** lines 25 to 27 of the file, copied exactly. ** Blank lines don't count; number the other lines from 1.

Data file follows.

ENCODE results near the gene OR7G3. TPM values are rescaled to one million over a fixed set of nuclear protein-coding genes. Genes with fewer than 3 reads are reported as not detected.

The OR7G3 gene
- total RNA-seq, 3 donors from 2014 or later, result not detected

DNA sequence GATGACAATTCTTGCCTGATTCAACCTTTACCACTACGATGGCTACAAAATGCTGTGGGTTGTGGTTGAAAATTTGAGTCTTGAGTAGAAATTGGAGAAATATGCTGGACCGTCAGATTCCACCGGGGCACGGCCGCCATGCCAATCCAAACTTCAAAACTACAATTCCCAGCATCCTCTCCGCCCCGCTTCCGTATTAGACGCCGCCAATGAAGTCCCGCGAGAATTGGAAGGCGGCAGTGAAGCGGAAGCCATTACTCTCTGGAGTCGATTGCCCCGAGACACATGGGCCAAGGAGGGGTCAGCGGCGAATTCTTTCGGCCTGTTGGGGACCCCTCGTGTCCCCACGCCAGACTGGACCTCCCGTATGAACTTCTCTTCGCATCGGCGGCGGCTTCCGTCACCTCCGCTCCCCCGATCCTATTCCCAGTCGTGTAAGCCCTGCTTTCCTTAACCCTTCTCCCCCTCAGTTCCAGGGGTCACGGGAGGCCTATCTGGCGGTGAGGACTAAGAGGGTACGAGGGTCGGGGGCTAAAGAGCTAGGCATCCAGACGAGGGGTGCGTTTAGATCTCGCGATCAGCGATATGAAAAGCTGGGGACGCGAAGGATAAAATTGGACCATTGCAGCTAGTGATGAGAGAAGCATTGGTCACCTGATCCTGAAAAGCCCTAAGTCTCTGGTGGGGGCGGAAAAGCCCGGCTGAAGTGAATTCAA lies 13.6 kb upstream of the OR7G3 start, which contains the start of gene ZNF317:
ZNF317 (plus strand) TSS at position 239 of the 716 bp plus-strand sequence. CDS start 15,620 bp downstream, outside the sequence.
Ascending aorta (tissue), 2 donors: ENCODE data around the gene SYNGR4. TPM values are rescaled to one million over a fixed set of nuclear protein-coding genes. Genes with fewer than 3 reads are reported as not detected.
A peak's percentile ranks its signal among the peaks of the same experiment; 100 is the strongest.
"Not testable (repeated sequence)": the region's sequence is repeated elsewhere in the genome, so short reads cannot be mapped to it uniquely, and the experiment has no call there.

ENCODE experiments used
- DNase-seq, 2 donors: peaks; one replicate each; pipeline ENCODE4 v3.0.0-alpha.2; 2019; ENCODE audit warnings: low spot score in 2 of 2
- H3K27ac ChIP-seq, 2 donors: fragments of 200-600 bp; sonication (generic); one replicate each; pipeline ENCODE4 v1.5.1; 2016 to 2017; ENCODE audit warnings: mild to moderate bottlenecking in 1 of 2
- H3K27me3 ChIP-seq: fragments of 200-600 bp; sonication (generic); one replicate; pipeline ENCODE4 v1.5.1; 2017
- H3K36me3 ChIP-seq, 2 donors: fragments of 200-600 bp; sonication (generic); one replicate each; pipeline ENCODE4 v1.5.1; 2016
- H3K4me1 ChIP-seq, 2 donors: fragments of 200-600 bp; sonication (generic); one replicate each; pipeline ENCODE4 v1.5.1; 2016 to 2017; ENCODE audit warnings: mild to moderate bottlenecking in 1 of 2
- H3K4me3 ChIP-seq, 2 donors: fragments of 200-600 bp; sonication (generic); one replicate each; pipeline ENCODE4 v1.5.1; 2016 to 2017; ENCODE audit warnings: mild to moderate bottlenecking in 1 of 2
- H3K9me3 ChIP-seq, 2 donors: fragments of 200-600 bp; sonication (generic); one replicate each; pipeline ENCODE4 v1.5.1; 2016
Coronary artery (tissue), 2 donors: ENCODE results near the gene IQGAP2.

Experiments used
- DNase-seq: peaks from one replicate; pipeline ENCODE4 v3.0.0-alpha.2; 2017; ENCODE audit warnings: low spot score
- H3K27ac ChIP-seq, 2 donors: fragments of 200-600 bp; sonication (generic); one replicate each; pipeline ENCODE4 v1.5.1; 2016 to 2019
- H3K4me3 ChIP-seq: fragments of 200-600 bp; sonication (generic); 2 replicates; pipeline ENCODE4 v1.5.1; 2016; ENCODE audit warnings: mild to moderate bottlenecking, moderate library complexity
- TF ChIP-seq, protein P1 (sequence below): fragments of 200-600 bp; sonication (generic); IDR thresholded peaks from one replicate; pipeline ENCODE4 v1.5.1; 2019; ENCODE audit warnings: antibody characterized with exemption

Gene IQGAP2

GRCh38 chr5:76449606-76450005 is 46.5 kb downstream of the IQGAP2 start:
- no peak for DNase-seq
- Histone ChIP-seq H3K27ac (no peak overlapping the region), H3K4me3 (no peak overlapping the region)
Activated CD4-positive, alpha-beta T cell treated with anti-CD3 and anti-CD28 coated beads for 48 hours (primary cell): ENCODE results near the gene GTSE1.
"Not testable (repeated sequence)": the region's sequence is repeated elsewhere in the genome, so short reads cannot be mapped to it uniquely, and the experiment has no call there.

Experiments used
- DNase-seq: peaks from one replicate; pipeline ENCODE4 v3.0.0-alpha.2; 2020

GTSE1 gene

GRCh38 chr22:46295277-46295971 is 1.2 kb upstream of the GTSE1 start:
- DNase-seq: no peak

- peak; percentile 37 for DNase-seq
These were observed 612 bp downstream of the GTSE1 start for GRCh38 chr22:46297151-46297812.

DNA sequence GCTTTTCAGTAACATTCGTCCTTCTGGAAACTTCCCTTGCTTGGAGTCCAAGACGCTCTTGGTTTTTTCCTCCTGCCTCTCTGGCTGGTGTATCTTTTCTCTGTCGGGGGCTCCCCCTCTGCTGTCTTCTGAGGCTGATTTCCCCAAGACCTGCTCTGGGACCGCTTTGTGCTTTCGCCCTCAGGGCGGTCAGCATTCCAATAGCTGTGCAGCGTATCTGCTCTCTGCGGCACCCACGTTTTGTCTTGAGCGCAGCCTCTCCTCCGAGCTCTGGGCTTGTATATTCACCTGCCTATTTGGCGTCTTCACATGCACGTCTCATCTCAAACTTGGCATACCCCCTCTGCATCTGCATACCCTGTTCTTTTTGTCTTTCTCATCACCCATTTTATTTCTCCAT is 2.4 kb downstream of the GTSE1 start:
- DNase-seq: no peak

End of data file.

- no peak for DNase-seq
- Histone ChIP-seq H3K27ac (no peak overlapping the region), H3K4me3 (no peak overlapping the region)
Activated CD4-positive, alpha-beta T cell treated with anti-CD3 and anti-CD28 coated beads for 48 hours (primary cell): ENCODE results near the gene GTSE1.